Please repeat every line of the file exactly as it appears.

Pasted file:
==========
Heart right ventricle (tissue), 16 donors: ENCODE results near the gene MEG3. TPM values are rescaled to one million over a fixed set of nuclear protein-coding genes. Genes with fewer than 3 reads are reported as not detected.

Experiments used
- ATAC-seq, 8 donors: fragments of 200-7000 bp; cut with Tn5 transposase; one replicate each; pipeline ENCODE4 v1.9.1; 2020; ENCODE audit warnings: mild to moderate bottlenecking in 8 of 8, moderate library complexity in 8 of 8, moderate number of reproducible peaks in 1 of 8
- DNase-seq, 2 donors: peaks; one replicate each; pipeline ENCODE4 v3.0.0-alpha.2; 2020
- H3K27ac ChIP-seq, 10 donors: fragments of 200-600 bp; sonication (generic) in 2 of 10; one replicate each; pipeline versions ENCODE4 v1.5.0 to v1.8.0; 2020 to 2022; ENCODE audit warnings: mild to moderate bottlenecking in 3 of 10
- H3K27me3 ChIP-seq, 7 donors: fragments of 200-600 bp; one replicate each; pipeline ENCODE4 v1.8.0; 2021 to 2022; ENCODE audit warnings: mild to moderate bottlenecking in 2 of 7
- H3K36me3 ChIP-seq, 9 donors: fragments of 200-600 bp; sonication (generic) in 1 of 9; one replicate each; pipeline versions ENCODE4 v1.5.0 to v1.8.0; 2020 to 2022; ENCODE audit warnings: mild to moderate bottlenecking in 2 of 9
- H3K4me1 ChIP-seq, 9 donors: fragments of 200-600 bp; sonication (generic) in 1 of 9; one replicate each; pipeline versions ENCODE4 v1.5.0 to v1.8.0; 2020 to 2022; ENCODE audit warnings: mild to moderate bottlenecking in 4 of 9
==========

Heart right ventricle (tissue), 16 donors: ENCODE results near the gene MEG3. TPM values are rescaled to one million over a fixed set of nuclear protein-coding genes. Genes with fewer than 3 reads are reported as not detected.

Experiments used
- ATAC-seq, 8 donors: fragments of 200-7000 bp; cut with Tn5 transposase; one replicate each; pipeline ENCODE4 v1.9.1; 2020; ENCODE audit warnings: mild to moderate bottlenecking in 8 of 8, moderate library complexity in 8 of 8, moderate number of reproducible peaks in 1 of 8
- DNase-seq, 2 donors: peaks; one replicate each; pipeline ENCODE4 v3.0.0-alpha.2; 2020
- H3K27ac ChIP-seq, 10 donors: fragments of 200-600 bp; sonication (generic) in 2 of 10; one replicate each; pipeline versions ENCODE4 v1.5.0 to v1.8.0; 2020 to 2022; ENCODE audit warnings: mild to moderate bottlenecking in 3 of 10
- H3K27me3 ChIP-seq, 7 donors: fragments of 200-600 bp; one replicate each; pipeline ENCODE4 v1.8.0; 2021 to 2022; ENCODE audit warnings: mild to moderate bottlenecking in 2 of 7
- H3K36me3 ChIP-seq, 9 donors: fragments of 200-600 bp; sonication (generic) in 1 of 9; one replicate each; pipeline versions ENCODE4 v1.5.0 to v1.8.0; 2020 to 2022; ENCODE audit warnings: mild to moderate bottlenecking in 2 of 9
- H3K4me1 ChIP-seq, 9 donors: fragments of 200-600 bp; sonication (generic) in 1 of 9; one replicate each; pipeline versions ENCODE4 v1.5.0 to v1.8.0; 2020 to 2022; ENCODE audit warnings: mild to moderate bottlenecking in 4 of 9